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Stocks Take Sharp Losses Monday        11/19 15:43

   Big technology and internet companies tumbled again Monday, leading to broad 
losses across the stock market. 

   NEW YORK (AP) -- Big technology and internet companies tumbled again Monday, 
leading to broad losses across the stock market. The Dow Jones Industrial 
Average briefly fell 500 points.

   Apple, Microsoft and Amazon, the most valuable companies on the market, 
sustained some of the worst losses. Facebook, another longtime investor darling 
that has fallen out of favor since this summer, also skidded.

   After a brutal October, stocks had started to recover early this month. But 
continued losses for tech companies have sent major indexes lower again.

   Mark Hackett, chief of investment research at Nationwide Investment 
Management, said investors are dumping the high-profile technology companies 
that have dominated the market recently. He said investors are picking 
companies based on traditional profit and revenue figures instead of the kind 
of user growth figures favored by tech companies.

   "These things had outperformed the S&P by a mile over the last three years," 
he said, but that's changed now. "On good days they're not the leaders, and on 
bad days they're the laggards."

   The S&P 500 index fell 45.54 points, or 1.7 percent, to 2,690.73. The Dow 
Jones Industrial Average sank 395.78 points, or 1.6 percent, to 25,017.44. It 
was down as much as 512 earlier.

   The Nasdaq composite skidded 219.40 points, or 3 percent, to 7,028.48. The 
Russell 2000 index of smaller-company stocks lost 30.99 points, or 2 percent, 
to 1,496.54.

   Investors focused again on trade tensions between the U.S. and China after 
the two countries clashed at a Pacific Rim summit over the weekend.

   A steep loss for Boeing, a major exporter which would stand to suffer 
greatly in a protracted trade war, weighed heavily on the Dow. Boeing gave up 
4.5 percent to $320.94, but is still one of the best-performing stocks in the 
30-stock index. Apple fell 4 percent to $185.86 on renewed worries that iPhone 
sales could slow, Microsoft lost 3.4 percent to $104.62 and Amazon gave back 
5.1 percent to close at $1,512.29.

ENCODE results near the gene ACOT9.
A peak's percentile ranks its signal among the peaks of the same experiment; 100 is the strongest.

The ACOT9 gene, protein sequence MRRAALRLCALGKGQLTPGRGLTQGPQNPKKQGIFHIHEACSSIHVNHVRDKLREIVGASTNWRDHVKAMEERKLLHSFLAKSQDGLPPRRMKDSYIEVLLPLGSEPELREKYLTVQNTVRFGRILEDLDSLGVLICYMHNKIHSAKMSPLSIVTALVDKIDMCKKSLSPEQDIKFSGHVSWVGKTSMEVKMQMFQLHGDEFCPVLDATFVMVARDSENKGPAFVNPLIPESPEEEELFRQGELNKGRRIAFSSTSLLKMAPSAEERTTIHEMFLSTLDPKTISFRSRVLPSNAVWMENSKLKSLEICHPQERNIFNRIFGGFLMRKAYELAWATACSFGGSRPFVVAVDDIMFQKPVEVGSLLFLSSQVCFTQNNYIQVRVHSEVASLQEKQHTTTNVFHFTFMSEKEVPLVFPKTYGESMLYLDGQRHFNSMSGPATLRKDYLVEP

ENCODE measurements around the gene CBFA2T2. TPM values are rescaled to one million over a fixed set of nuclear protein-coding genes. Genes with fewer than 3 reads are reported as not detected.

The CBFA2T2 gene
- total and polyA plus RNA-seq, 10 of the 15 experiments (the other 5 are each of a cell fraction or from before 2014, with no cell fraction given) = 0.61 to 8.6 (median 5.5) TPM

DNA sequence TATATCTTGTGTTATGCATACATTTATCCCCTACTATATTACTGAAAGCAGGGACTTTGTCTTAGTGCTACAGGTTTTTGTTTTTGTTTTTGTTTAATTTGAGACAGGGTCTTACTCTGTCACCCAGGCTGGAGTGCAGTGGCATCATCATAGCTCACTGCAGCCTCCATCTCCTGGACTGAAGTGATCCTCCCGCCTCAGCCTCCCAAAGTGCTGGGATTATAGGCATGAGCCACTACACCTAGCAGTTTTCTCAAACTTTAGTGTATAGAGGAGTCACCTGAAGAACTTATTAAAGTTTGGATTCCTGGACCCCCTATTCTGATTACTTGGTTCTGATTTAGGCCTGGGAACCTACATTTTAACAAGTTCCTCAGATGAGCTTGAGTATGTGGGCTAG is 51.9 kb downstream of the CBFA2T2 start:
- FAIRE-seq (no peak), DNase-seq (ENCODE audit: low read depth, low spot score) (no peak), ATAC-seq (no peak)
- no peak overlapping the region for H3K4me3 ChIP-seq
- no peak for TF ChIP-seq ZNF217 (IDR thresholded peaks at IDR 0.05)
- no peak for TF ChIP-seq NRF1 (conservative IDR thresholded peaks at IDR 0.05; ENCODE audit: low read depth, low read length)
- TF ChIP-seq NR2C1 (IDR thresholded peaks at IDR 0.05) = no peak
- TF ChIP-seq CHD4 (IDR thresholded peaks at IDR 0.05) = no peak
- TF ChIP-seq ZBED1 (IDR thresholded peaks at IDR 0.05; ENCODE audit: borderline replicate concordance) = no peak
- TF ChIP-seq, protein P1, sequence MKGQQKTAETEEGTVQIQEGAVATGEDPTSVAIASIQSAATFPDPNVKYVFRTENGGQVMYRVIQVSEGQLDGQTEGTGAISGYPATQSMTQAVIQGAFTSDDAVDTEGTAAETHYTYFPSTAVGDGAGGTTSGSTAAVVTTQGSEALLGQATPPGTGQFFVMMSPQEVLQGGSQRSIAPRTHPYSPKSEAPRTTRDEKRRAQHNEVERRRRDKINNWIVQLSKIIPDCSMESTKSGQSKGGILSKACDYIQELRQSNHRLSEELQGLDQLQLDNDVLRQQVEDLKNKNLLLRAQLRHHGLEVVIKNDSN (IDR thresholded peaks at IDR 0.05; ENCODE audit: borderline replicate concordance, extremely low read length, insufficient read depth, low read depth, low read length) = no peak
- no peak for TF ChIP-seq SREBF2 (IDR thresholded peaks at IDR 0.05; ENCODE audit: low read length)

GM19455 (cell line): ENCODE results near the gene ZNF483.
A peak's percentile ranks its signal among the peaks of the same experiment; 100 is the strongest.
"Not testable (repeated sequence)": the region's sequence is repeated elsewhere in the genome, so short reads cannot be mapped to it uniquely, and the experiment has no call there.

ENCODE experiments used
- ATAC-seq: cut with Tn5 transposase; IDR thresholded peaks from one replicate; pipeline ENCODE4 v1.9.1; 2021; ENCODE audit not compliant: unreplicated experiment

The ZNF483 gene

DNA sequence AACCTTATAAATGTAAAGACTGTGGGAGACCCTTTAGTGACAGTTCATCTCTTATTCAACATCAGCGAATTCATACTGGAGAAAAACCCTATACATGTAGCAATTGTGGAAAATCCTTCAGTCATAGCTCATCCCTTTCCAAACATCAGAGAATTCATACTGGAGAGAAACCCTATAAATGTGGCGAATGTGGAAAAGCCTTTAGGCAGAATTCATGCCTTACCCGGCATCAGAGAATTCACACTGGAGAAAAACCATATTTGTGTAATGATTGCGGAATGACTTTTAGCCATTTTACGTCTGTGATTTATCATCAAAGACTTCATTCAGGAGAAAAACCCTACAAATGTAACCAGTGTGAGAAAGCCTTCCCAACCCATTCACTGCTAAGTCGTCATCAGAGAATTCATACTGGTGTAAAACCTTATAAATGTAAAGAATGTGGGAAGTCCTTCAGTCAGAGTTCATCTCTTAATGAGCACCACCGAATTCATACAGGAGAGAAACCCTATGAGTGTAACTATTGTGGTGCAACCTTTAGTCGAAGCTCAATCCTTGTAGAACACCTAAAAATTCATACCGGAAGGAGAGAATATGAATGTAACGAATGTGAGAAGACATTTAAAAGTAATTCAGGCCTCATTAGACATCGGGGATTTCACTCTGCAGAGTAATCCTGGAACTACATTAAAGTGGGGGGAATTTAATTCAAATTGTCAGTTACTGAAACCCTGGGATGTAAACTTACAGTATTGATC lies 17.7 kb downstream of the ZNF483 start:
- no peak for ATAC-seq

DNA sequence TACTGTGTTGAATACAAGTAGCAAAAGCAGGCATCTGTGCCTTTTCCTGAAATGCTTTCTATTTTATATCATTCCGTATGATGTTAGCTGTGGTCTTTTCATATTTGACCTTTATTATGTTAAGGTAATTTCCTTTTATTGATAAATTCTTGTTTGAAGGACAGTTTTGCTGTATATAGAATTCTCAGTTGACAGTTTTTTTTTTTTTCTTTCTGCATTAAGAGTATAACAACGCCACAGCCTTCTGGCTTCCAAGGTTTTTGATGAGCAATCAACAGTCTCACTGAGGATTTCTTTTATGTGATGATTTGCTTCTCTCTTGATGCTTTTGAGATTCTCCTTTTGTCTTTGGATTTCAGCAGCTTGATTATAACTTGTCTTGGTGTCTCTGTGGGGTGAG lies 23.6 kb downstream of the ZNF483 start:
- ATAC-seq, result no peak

High-dividend stocks like real estate companies and utilities, which 
investors favor when they are fearful of market turmoil, held up better than 
the rest of the market.

   The disagreements between the U.S. and China at the Asia-Pacific Economic 
Cooperation meeting left investors feeling pessimistic about the prospects for 
a deal that would end the trade tensions between the world's two largest 
economies. For the first time in almost 30 years, leaders at the summit could 
not agree on a joint declaration on world trade.

   Talks between the U.S. and China are continuing ahead of a meeting between 
Chinese President Xi Jinping and President Donald Trump planned for the G-20 
summit later this month.

   Among tech and internet stocks, chipmaker Nvidia dropped another 21 percent 
to $144.70. Nvidia said last week that it had a large number of unsold chips 
because of a big drop in mining of cryptocurrencies. Facebook sank 5.7 percent 
to $131.55 and Netflix lost 5.6 percent to $270.21.

   The S&P 500 index of technology companies has now plunged 13.1 percent since 
the end of September.

   Nissan said its chairman, Carlos Ghosn, was arrested Monday and will be 
dismissed from the company after allegedly under-reporting his income. Nissan 
said an internal investigation found Ghosn under-reported his income by 
millions of dollars and engaged in other "significant misconduct."

   U.S.-traded shares of Nissan lost 5.8 percent to $16.90. In Paris, shares of 
Nissan's partner Renault dropped 8.4 percent.

   Industrial companies and retailers also stumbled. Caterpillar fell 3.1 
percent to $125.98 and Nike lost 3 percent to $72.52.

   Benchmark U.S. crude reversed an early loss and rose 0.5 percent to $56.76 a 
barrel in New York. U.S. crude prices have dropped for six weeks in a row and 
are trading around their lowest level in about nine months.

   Brent crude, used to price international oils, was little changed at $66.79 
a barrel in London.

   Wholesale gasoline added 0.4 percent to $1.58 a gallon. Heating oil gained 
0.6 percent to $2.09 a gallon. Natural gas surged 10 percent to $4.70 per 1,000 
cubic feet.

   The parent company of California utility Pacific Gas & Electric fell again 
after it disclosed that it had a power line failure near the start of a deadly 
wildfire the morning the fire began. The Mercury News of San Jose reported 
Saturday that the company said it had an outage at 6:45 a.m. on Nov. 8 in 
Concow. The Camp Fire has killed at least 77 people and destroyed more than 
10,500 homes.

   PG&E stock fell 4.7 percent to $23.26. The stock has plunged 51 percent 
since Nov. 8 as investors try to assess the damages the company might have to 
pay if it's held liable for the blaze.

   Gold rose 0.2 percent to $1,225.30 an ounce. Silver inched up 0.1 percent to 
$14.40 an ounce. Copper held steady at $2.80 a pound.

   Bond prices rose. The yield on the 10-year Treasury note fell to 3.05 
percent from 3.07 percent. The dollar slipped to 112.54 yen from 112.83 yen. 
The euro rose to $1.1453 from $1.1412. The pound rose to $1.2855 from $1.2831.

   France's CAC 40 gave up 0.8 percent and Germany's DAX slid 0.9 percent. 
Britain's FTSE 100 slipped 0.2 percent. Japan's benchmark Nikkei 225 rose 0.7 
percent and Hong Kong's Hang Seng added 0.7 percent. South Korea's Kospi gained 
0.4 percent.


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